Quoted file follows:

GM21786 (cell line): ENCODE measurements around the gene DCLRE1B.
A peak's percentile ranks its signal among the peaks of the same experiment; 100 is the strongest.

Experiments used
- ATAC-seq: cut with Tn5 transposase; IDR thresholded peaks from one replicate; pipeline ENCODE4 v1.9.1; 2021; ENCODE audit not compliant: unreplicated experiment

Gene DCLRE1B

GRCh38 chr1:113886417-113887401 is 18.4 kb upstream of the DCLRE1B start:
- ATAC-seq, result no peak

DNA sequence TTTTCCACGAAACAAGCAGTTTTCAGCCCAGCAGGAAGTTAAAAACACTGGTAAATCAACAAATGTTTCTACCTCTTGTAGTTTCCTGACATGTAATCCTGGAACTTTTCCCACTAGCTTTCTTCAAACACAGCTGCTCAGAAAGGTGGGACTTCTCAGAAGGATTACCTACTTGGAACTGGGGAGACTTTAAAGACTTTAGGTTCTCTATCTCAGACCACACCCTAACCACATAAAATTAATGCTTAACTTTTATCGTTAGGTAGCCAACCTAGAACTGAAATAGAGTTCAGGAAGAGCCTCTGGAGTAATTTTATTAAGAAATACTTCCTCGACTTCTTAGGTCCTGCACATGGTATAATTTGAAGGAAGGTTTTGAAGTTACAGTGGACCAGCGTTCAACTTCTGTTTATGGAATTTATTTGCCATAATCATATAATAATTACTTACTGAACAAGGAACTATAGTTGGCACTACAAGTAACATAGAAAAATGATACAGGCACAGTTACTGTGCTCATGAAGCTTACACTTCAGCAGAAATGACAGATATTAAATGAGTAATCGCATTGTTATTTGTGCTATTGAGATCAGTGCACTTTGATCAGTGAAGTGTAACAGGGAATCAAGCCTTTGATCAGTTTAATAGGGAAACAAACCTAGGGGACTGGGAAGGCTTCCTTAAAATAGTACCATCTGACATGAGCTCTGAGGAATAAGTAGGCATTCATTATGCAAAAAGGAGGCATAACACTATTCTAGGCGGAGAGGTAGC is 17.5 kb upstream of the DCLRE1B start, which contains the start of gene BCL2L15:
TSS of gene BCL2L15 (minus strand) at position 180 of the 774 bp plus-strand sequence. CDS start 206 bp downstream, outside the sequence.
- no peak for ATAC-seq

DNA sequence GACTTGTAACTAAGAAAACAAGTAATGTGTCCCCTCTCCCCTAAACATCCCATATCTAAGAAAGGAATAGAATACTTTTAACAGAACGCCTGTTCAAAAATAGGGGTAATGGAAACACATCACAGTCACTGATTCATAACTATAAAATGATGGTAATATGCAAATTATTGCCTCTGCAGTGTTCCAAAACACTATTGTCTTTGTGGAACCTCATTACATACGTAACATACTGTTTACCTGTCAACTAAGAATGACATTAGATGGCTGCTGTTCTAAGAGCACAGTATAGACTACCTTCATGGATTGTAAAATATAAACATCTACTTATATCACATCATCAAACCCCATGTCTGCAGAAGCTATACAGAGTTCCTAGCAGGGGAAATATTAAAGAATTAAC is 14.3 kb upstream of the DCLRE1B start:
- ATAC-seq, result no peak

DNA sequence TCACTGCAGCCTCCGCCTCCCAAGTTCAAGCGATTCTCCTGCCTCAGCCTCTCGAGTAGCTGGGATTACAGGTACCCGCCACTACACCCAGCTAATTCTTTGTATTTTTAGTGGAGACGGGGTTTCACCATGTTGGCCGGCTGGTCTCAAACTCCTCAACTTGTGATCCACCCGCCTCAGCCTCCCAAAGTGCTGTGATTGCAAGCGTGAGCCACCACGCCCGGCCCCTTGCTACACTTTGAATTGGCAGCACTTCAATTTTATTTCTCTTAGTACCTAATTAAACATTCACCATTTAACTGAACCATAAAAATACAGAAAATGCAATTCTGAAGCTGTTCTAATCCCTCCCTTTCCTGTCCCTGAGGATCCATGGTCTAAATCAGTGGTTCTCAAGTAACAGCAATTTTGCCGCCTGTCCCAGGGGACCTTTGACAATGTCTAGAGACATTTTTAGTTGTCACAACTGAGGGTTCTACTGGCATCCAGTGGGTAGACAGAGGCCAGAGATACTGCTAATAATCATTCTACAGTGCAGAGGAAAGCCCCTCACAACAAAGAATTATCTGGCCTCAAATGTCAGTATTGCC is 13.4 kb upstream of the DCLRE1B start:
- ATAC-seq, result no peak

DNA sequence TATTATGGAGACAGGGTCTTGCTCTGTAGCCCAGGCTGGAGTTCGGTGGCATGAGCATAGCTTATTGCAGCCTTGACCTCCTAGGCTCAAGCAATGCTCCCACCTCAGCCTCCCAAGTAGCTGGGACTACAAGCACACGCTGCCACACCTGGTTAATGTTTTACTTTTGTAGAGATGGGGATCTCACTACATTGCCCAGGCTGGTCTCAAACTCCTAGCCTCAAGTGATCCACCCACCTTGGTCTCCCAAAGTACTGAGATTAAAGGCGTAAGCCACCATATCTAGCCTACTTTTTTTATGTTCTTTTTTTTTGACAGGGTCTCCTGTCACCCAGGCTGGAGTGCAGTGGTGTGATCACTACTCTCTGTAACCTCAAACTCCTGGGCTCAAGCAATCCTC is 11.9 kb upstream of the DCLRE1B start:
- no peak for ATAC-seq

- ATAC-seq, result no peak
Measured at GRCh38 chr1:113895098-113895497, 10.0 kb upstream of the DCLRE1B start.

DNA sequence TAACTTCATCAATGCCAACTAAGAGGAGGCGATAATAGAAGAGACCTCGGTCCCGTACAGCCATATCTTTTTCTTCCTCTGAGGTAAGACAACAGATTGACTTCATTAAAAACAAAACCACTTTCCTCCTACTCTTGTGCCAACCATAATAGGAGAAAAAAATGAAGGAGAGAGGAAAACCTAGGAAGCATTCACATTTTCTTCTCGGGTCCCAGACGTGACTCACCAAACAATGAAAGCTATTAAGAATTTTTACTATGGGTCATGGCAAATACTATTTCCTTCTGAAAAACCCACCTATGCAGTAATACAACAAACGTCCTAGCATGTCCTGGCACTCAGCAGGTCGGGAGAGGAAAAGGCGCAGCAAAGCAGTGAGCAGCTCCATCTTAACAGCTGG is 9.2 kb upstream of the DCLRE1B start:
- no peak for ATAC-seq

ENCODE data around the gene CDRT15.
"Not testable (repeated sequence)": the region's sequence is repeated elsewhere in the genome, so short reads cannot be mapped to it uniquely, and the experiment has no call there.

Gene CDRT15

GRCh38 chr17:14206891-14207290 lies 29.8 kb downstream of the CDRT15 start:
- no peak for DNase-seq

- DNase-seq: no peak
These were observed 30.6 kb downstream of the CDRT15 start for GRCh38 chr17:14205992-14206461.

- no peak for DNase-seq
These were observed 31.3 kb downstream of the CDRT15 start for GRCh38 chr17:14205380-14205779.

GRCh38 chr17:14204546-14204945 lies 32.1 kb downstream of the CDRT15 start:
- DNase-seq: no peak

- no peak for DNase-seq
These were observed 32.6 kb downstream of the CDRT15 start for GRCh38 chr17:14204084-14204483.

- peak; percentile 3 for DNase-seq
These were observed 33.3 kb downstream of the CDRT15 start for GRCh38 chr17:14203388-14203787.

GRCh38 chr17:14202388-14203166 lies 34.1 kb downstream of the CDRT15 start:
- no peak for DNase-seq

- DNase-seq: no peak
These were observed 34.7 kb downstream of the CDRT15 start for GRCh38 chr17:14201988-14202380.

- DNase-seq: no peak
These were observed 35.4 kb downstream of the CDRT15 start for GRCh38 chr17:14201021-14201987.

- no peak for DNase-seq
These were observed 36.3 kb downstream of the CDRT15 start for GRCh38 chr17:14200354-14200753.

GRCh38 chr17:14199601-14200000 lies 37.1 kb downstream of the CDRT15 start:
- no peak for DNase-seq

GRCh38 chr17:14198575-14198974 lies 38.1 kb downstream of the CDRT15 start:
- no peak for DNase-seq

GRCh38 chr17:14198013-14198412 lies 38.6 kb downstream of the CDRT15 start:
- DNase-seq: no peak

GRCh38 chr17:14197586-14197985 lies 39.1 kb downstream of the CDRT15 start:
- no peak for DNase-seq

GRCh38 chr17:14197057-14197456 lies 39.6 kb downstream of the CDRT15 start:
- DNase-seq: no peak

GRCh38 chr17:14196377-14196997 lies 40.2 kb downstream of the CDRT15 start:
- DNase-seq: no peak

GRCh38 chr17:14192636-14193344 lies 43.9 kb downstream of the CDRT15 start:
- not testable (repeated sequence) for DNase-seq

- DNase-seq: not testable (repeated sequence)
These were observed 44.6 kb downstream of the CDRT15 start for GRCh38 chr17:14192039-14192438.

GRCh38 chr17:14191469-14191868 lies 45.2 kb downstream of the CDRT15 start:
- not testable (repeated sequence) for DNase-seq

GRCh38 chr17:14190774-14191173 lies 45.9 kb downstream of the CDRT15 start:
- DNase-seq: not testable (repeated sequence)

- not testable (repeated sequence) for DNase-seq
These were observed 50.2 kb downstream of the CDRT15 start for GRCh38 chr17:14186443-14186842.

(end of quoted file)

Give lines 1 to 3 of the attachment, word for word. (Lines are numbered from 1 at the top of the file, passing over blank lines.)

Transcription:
GM21786 (cell line): ENCODE measurements around the gene DCLRE1B.
A peak's percentile ranks its signal among the peaks of the same experiment; 100 is the strongest.

Experiments used